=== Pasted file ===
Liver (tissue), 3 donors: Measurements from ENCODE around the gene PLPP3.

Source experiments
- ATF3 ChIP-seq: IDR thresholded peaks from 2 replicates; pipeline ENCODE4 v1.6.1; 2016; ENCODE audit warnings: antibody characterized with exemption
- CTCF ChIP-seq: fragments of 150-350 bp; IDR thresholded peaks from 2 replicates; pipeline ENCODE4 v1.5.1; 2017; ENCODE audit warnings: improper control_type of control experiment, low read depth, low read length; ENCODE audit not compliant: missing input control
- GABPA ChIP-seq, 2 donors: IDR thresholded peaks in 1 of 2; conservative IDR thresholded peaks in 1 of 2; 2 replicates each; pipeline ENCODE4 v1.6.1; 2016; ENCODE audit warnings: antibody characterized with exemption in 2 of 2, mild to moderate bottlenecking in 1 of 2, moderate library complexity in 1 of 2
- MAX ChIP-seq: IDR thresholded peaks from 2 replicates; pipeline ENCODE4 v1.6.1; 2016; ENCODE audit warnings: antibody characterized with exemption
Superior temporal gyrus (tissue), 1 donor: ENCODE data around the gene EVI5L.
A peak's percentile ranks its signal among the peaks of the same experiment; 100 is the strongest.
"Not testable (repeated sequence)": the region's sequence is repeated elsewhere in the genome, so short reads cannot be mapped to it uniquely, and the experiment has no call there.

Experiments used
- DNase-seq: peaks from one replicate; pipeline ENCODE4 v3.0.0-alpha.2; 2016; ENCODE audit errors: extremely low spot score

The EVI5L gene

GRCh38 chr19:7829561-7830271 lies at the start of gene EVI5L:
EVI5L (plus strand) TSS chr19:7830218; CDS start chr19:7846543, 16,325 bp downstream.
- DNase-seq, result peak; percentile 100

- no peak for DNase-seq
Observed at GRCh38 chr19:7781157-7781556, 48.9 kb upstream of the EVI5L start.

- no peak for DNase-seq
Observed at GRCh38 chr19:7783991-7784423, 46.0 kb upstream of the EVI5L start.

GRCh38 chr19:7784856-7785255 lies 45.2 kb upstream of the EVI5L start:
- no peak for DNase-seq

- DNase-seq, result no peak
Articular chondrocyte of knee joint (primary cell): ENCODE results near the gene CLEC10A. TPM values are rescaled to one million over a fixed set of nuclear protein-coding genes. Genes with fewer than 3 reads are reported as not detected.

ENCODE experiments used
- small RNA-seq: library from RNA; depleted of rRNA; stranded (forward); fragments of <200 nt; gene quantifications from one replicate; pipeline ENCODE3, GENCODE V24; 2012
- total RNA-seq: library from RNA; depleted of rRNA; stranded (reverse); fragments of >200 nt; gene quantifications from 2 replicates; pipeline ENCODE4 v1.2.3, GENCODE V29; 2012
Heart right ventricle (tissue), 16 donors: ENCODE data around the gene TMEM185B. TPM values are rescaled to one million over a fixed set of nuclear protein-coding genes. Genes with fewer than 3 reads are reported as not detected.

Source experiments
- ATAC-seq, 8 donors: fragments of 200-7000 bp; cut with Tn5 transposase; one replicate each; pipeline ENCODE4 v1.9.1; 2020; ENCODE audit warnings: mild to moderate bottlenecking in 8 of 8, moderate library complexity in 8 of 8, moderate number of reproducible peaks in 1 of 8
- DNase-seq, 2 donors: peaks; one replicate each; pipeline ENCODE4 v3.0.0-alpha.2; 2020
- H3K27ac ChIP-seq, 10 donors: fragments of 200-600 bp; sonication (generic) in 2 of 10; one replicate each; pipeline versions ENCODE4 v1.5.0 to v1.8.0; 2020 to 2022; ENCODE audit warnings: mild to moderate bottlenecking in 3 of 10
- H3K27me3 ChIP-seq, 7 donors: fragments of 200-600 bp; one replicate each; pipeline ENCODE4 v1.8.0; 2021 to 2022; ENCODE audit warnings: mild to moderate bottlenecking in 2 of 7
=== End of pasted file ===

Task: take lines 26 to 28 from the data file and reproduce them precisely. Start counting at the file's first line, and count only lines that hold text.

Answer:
- total RNA-seq: library from RNA; depleted of rRNA; stranded (reverse); fragments of >200 nt; gene quantifications from 2 replicates; pipeline ENCODE4 v1.2.3, GENCODE V29; 2012
Heart right ventricle (tissue), 16 donors: ENCODE data around the gene TMEM185B. TPM values are rescaled to one million over a fixed set of nuclear protein-coding genes. Genes with fewer than 3 reads are reported as not detected.

Source experiments